Track 1 
Transforming financial crime prevention

Innovators will develop solutions that help tackle the challenge of international money laundering, which finances organized crime including human trafficking and terrorist financing, and undermines economic prosperity – costing up to US$2 trillion each year, according to UN estimates.

This illicit activity could be more effectively identified through information sharing and collaborative analytics among financial organisations, but such approaches are made more challenging by legal and technical requirements to ensure customer privacy. Organisations including the Financial Action Task Force have highlighted the potential of PETs to help tackle these barriers by enabling privacy-preserving access to data.

Innovators will develop end-to-end privacy-preserving federated learning solutions to detect potentially anomalous payments, leveraging a combination of input and output privacy techniques. To develop solutions, innovators will use synthetic datasets created by SWIFT, the global provider of secure financial messaging services.

While developing the solutions, innovators in the U.K. will be able to engage with the Information Commissioner’s Office (ICO), the U.K. National Economic Crime Centre, and the Financial Conduct Authority (FCA), and innovators in the U.S. will be able to engage with the Financial Crimes Enforcement Network (FinCEN).

Find the technical briefs for Track 1 here

Track 2 
Forecasting to bolster pandemic response capabilities

Innovators will bolster pandemic response capabilities in both the United States and United Kingdom by developing privacy-preserving federated learning solutions to improve forecasting. The COVID-19 pandemic - which has incurred an immense human cost and socio-economic impact across the globe - has demonstrated the importance of preparing for public health emergencies by harnessing the power of data through privacy-preserving data sharing and analytics.

Innovators will develop privacy-preserving federated learning solutions to forecast an individual’s risk of infection, leveraging a combination of input and output privacy techniques. Participants will have access to a synthetic dataset created by the University of Virginia’s Biocomplexity Institute, which represents a digital twin of a population with statistical and dynamical properties similar to a real population.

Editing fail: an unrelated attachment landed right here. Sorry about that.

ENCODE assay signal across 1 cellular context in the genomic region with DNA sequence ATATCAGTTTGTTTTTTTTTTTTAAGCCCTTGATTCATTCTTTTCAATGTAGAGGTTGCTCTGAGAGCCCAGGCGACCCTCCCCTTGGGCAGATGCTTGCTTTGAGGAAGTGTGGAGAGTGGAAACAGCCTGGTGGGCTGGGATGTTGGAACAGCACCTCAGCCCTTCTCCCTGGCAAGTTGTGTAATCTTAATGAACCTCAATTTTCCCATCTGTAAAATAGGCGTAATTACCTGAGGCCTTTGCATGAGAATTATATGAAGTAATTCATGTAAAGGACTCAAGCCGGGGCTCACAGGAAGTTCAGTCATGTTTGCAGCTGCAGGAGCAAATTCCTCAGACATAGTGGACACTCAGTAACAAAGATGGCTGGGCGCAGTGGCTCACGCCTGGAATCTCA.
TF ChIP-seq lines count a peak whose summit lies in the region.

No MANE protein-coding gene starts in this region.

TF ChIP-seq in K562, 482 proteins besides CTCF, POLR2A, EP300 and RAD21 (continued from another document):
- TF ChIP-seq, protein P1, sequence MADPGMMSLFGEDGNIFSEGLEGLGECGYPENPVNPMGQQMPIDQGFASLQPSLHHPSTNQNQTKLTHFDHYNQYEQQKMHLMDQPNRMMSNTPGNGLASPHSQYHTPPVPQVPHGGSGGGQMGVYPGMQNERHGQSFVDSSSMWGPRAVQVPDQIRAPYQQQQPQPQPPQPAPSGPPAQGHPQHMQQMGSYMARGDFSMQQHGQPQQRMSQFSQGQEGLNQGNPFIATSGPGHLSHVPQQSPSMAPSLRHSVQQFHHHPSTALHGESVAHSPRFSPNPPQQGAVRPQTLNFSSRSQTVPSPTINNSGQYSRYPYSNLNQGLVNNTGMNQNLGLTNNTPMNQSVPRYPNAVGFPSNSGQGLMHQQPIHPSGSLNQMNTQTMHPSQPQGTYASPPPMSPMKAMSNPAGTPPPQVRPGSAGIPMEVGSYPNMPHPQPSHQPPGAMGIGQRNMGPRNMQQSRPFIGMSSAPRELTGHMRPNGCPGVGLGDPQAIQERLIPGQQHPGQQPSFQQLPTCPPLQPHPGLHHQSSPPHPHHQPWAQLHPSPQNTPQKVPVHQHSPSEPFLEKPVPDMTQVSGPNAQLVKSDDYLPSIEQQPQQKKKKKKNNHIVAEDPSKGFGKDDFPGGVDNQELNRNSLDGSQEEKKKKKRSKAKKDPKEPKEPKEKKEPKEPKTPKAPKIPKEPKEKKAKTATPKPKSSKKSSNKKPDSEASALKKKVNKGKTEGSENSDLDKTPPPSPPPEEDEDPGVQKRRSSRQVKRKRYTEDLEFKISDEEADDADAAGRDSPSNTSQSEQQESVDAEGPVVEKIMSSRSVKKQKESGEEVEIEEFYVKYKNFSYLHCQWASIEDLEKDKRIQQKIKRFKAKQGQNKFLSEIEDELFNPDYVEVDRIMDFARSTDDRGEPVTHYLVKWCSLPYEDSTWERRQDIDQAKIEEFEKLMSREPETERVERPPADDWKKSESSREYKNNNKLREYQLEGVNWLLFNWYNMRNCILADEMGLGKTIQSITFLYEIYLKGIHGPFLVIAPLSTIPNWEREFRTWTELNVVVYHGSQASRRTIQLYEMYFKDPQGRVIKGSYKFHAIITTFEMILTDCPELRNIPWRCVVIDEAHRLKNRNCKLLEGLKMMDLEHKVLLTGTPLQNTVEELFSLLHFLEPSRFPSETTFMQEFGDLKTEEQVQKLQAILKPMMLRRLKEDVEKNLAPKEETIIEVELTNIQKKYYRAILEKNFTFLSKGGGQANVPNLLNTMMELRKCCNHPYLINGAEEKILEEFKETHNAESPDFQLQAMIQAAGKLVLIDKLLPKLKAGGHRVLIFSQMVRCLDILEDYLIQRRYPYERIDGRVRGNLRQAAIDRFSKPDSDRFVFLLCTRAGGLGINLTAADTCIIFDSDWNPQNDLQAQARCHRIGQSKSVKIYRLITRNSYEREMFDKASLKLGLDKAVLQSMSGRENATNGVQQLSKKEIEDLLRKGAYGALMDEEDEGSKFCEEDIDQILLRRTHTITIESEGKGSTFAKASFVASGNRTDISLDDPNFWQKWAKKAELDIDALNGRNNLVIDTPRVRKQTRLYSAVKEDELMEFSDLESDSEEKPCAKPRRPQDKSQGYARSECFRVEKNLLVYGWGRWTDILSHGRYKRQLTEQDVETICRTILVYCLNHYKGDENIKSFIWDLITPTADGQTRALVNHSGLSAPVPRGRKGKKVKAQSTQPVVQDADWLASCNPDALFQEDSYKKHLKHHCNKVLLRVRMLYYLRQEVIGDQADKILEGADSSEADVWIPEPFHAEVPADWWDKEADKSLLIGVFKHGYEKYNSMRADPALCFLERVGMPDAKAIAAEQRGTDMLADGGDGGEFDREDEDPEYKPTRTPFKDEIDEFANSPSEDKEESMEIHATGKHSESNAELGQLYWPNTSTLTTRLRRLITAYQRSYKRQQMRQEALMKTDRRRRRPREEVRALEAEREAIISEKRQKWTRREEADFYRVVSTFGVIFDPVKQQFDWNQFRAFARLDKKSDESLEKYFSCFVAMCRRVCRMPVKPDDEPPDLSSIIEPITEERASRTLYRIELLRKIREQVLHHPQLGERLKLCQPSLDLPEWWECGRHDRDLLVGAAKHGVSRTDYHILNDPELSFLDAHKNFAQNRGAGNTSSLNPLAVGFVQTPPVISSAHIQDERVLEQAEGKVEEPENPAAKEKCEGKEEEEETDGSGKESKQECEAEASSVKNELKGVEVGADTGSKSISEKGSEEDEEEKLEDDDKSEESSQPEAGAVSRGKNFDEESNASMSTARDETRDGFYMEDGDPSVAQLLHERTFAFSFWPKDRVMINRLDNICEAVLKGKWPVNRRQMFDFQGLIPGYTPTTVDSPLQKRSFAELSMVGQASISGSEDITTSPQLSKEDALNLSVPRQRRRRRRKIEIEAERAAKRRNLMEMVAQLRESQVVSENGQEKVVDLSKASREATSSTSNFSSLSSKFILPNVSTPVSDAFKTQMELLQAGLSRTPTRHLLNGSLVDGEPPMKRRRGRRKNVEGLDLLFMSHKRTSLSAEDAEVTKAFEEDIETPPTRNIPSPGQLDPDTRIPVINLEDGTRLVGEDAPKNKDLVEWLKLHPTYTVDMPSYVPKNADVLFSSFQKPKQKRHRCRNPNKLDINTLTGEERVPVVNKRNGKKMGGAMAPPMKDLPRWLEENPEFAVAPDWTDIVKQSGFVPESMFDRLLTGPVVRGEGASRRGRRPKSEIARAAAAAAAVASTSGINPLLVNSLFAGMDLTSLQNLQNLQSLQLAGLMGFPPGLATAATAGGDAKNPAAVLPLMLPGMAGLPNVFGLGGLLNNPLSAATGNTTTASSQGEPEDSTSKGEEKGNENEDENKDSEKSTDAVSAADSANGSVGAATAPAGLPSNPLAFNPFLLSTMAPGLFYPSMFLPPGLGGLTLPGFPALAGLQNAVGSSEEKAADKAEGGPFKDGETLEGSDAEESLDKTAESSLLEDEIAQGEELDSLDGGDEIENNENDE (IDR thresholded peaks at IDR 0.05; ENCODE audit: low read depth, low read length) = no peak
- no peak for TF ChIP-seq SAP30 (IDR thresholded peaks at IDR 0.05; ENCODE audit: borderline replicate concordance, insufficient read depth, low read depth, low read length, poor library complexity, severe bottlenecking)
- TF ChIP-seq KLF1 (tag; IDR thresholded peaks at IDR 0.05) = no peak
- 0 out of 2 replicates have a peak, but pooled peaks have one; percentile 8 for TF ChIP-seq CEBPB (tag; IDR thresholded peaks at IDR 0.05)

While developing the solutions, innovators in the U.K. will be able to engage with the Information Commissioner’s Office (ICO), NHS England, and the UKRI-funded Data and Analytics Research Environments UK (DARE UK), and innovators in the U.S. will be able to engage with staff from the Centers for Disease Control and Prevention (CDC).

Find the technical briefs for Track 2 here

The prize challenges have been developed as part of a joint effort between the United Kingdom and the United States.

The prize challenges have been developed as part of a joint effort between the United Kingdom and the United States.

The challenges have been led by the U.K.’s Centre for Data Ethics and Innovation (CDEI) and Innovate UK, the U.S. National Institute of Standards and Technology (NIST), and the U.S. National Science Foundation (NSF), in cooperation with the White House Office of Science and Technology Policy.

We are grateful for the involvement of Data and Analytics Research Environments UK (DARE UK), Financial Conduct Authority (FCA), Financial Crimes Enforcement Network (FinCEN), Information Commissioner’s Office (ICO), the National Crime Agency (NCA), NHS England, the University of Virginia’s Biocomplexity Institute, and SWIFT. We are also grateful for the advice we have received from experts across our governments and among civil society.

Unleash the positive impact of democracy-affirming technologies